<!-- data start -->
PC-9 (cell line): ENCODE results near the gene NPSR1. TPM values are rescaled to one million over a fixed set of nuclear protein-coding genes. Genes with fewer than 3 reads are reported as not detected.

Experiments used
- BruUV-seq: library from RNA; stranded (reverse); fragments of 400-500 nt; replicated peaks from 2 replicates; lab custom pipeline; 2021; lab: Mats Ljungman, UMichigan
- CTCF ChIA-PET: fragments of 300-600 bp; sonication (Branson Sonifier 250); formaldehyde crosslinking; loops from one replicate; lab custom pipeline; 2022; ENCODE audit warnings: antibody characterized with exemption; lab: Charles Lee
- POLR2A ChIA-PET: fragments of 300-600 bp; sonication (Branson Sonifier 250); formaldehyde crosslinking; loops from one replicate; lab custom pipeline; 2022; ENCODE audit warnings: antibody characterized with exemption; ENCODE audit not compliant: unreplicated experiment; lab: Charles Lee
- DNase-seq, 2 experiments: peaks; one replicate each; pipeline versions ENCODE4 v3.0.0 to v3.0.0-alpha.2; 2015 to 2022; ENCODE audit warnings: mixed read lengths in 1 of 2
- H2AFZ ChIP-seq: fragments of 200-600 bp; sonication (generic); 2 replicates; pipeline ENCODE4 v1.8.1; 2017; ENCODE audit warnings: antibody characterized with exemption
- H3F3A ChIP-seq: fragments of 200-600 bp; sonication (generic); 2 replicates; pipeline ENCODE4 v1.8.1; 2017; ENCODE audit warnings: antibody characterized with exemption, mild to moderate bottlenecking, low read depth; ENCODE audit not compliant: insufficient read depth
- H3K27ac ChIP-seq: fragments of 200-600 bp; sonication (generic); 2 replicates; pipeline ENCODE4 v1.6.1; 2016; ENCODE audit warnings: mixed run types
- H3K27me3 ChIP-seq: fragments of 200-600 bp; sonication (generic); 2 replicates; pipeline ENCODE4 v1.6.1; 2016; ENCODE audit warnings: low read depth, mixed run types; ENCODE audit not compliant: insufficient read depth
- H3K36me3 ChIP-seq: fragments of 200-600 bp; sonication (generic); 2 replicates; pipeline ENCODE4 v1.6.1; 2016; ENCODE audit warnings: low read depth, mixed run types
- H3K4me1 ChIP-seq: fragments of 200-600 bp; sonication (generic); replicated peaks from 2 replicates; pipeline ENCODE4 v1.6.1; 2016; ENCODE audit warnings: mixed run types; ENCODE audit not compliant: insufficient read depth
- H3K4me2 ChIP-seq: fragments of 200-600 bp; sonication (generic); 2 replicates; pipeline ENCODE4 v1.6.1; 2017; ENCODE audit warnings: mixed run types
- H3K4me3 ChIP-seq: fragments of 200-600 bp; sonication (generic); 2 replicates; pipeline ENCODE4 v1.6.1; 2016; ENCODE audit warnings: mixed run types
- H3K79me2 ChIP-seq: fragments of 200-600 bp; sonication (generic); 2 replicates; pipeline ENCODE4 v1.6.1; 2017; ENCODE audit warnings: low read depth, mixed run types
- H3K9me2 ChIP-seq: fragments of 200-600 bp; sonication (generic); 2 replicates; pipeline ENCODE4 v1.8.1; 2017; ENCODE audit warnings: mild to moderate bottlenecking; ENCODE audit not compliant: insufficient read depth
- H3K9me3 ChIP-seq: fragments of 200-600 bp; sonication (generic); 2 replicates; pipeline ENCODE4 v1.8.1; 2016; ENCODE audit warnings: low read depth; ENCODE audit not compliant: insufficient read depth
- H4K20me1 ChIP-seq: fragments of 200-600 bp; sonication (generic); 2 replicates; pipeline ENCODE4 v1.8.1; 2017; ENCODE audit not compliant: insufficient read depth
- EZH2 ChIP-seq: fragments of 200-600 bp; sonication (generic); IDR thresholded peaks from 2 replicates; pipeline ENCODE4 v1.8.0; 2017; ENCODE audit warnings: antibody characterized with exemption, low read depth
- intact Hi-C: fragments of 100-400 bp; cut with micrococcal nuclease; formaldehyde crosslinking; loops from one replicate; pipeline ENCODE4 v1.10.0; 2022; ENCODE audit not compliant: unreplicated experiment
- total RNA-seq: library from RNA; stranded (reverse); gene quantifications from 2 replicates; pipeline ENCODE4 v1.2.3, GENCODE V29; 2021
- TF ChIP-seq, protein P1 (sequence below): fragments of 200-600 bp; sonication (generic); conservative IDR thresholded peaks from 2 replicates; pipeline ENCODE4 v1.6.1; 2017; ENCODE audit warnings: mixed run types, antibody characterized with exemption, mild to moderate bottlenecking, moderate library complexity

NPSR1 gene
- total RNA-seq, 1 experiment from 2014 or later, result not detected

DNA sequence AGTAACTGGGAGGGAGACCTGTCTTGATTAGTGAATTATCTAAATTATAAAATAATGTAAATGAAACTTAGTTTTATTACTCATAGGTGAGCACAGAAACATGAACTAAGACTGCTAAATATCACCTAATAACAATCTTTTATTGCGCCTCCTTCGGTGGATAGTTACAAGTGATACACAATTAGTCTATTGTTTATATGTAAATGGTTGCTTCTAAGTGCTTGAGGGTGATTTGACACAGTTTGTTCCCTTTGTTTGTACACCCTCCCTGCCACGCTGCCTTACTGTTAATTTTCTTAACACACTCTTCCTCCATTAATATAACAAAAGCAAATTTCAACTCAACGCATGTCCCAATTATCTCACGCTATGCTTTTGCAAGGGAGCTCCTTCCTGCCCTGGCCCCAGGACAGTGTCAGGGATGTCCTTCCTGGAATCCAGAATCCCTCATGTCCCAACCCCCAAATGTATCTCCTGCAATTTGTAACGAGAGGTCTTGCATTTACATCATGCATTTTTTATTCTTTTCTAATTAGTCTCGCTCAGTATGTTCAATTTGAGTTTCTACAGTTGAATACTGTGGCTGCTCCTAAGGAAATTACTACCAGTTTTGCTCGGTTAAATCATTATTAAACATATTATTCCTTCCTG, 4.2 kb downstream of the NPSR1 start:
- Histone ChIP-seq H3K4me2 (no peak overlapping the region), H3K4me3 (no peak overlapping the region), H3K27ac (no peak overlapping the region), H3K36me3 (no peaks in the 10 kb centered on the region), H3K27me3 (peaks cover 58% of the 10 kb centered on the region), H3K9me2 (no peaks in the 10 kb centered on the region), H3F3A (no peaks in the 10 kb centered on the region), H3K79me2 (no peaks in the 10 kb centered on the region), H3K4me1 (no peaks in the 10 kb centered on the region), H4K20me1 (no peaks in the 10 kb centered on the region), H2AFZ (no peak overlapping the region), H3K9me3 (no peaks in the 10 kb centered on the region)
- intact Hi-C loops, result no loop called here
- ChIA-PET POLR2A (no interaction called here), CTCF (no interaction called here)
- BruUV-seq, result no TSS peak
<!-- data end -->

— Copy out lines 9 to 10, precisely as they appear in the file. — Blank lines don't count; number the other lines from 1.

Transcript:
- H3K27ac ChIP-seq: fragments of 200-600 bp; sonication (generic); 2 replicates; pipeline ENCODE4 v1.6.1; 2016; ENCODE audit warnings: mixed run types
- H3K27me3 ChIP-seq: fragments of 200-600 bp; sonication (generic); 2 replicates; pipeline ENCODE4 v1.6.1; 2016; ENCODE audit warnings: low read depth, mixed run types; ENCODE audit not compliant: insufficient read depth